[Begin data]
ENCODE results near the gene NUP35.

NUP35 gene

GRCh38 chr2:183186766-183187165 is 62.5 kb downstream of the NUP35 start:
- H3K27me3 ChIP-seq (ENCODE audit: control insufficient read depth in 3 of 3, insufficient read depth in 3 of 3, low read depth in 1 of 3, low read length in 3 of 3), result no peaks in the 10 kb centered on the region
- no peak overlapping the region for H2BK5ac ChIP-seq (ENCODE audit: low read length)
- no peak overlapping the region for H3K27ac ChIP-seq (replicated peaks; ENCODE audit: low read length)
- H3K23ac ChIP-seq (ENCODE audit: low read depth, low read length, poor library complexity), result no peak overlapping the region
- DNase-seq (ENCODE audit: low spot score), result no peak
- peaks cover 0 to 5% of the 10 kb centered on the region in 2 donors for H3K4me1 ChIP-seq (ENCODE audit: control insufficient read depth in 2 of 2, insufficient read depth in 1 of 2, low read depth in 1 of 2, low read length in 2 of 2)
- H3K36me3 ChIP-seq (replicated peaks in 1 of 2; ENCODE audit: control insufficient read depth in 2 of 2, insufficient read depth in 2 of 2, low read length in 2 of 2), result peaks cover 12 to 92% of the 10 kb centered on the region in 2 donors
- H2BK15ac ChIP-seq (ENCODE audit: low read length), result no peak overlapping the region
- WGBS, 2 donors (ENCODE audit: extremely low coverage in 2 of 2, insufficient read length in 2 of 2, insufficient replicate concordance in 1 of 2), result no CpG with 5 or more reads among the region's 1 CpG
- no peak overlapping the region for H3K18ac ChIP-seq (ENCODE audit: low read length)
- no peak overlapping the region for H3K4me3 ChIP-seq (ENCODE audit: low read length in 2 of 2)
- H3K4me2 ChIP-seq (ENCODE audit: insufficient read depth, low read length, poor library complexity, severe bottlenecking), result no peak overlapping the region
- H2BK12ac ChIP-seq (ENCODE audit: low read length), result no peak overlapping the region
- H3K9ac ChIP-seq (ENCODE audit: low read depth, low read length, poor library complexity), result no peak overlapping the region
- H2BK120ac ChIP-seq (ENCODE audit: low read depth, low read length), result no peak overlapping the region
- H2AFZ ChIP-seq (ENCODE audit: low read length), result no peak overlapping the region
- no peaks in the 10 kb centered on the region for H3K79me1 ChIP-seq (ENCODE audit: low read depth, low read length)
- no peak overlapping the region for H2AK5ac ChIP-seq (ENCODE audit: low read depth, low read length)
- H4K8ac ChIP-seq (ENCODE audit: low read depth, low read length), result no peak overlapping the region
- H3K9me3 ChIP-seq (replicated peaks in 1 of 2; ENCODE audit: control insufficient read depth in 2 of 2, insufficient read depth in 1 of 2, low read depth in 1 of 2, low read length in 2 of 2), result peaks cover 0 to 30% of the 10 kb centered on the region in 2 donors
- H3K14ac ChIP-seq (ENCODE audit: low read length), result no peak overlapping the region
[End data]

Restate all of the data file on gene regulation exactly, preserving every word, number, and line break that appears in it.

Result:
ENCODE results near the gene NUP35.

NUP35 gene

GRCh38 chr2:183186766-183187165 is 62.5 kb downstream of the NUP35 start:
- H3K27me3 ChIP-seq (ENCODE audit: control insufficient read depth in 3 of 3, insufficient read depth in 3 of 3, low read depth in 1 of 3, low read length in 3 of 3), result no peaks in the 10 kb centered on the region
- no peak overlapping the region for H2BK5ac ChIP-seq (ENCODE audit: low read length)
- no peak overlapping the region for H3K27ac ChIP-seq (replicated peaks; ENCODE audit: low read length)
- H3K23ac ChIP-seq (ENCODE audit: low read depth, low read length, poor library complexity), result no peak overlapping the region
- DNase-seq (ENCODE audit: low spot score), result no peak
- peaks cover 0 to 5% of the 10 kb centered on the region in 2 donors for H3K4me1 ChIP-seq (ENCODE audit: control insufficient read depth in 2 of 2, insufficient read depth in 1 of 2, low read depth in 1 of 2, low read length in 2 of 2)
- H3K36me3 ChIP-seq (replicated peaks in 1 of 2; ENCODE audit: control insufficient read depth in 2 of 2, insufficient read depth in 2 of 2, low read length in 2 of 2), result peaks cover 12 to 92% of the 10 kb centered on the region in 2 donors
- H2BK15ac ChIP-seq (ENCODE audit: low read length), result no peak overlapping the region
- WGBS, 2 donors (ENCODE audit: extremely low coverage in 2 of 2, insufficient read length in 2 of 2, insufficient replicate concordance in 1 of 2), result no CpG with 5 or more reads among the region's 1 CpG
- no peak overlapping the region for H3K18ac ChIP-seq (ENCODE audit: low read length)
- no peak overlapping the region for H3K4me3 ChIP-seq (ENCODE audit: low read length in 2 of 2)
- H3K4me2 ChIP-seq (ENCODE audit: insufficient read depth, low read length, poor library complexity, severe bottlenecking), result no peak overlapping the region
- H2BK12ac ChIP-seq (ENCODE audit: low read length), result no peak overlapping the region
- H3K9ac ChIP-seq (ENCODE audit: low read depth, low read length, poor library complexity), result no peak overlapping the region
- H2BK120ac ChIP-seq (ENCODE audit: low read depth, low read length), result no peak overlapping the region
- H2AFZ ChIP-seq (ENCODE audit: low read length), result no peak overlapping the region
- no peaks in the 10 kb centered on the region for H3K79me1 ChIP-seq (ENCODE audit: low read depth, low read length)
- no peak overlapping the region for H2AK5ac ChIP-seq (ENCODE audit: low read depth, low read length)
- H4K8ac ChIP-seq (ENCODE audit: low read depth, low read length), result no peak overlapping the region
- H3K9me3 ChIP-seq (replicated peaks in 1 of 2; ENCODE audit: control insufficient read depth in 2 of 2, insufficient read depth in 1 of 2, low read depth in 1 of 2, low read length in 2 of 2), result peaks cover 0 to 30% of the 10 kb centered on the region in 2 donors
- H3K14ac ChIP-seq (ENCODE audit: low read length), result no peak overlapping the region